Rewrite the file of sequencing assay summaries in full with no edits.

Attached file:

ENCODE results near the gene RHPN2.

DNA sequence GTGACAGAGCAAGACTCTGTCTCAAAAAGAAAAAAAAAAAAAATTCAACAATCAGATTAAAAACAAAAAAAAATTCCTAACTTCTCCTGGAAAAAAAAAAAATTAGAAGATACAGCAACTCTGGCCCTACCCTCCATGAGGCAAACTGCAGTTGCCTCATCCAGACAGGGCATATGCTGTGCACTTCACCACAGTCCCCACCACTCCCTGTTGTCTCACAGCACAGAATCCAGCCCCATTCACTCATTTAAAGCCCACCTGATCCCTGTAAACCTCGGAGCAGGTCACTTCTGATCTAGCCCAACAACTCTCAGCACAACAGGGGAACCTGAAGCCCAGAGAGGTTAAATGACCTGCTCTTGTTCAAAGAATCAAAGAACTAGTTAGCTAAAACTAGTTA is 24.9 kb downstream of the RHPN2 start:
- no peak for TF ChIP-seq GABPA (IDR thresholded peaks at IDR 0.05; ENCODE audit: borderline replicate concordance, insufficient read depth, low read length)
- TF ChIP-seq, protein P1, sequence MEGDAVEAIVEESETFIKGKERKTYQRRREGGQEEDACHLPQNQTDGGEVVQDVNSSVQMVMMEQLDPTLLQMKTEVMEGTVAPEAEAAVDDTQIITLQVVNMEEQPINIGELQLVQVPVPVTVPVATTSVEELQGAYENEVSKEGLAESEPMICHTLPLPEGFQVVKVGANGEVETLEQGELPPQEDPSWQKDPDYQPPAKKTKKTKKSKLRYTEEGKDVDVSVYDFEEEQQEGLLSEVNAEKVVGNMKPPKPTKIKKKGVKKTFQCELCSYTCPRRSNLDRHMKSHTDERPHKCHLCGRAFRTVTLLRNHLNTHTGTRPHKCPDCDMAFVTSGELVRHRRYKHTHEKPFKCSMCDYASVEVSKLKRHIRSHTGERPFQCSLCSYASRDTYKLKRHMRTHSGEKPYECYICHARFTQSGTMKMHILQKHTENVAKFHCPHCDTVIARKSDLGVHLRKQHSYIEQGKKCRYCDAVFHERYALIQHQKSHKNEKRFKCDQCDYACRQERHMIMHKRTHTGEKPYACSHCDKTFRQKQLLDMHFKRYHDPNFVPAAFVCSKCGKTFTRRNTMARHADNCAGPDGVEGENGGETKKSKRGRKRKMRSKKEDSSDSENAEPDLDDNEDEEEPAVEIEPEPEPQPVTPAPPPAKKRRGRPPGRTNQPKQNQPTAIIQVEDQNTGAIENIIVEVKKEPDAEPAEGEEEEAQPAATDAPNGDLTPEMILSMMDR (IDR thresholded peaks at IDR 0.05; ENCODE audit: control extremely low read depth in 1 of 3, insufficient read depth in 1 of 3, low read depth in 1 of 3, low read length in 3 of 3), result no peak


ENCODE results near the gene RHPN2.

DNA sequence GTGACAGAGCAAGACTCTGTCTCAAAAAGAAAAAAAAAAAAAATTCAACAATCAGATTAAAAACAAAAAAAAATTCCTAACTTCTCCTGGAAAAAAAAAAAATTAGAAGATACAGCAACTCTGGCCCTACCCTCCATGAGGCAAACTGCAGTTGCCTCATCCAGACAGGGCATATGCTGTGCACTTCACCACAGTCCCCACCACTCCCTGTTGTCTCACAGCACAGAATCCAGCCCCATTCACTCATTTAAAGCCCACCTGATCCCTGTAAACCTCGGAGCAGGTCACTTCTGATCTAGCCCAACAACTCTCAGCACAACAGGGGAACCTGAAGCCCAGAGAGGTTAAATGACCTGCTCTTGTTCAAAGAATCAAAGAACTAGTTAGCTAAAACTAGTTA is 24.9 kb downstream of the RHPN2 start:
- no peak for TF ChIP-seq GABPA (IDR thresholded peaks at IDR 0.05; ENCODE audit: borderline replicate concordance, insufficient read depth, low read length)
- TF ChIP-seq, protein P1, sequence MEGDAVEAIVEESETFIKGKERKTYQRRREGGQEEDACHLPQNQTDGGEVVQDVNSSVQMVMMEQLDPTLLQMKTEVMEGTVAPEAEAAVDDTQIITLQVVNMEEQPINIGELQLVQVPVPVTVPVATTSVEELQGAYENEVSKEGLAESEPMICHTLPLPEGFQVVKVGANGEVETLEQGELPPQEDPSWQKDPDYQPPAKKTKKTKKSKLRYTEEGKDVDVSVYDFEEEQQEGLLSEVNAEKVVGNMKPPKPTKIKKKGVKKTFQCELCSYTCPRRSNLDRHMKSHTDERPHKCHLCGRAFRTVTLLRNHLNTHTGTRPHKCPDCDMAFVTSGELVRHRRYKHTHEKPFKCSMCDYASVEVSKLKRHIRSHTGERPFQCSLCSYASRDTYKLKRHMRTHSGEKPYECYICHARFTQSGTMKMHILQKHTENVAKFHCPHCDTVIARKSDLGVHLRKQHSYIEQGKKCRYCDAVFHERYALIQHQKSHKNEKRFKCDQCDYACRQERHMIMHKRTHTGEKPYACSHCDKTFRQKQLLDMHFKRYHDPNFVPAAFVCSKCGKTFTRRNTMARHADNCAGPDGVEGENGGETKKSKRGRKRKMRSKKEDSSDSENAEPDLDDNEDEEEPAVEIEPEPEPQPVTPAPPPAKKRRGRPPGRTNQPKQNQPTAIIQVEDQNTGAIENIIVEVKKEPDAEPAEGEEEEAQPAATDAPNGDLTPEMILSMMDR (IDR thresholded peaks at IDR 0.05; ENCODE audit: control extremely low read depth in 1 of 3, insufficient read depth in 1 of 3, low read depth in 1 of 3, low read length in 3 of 3), result no peak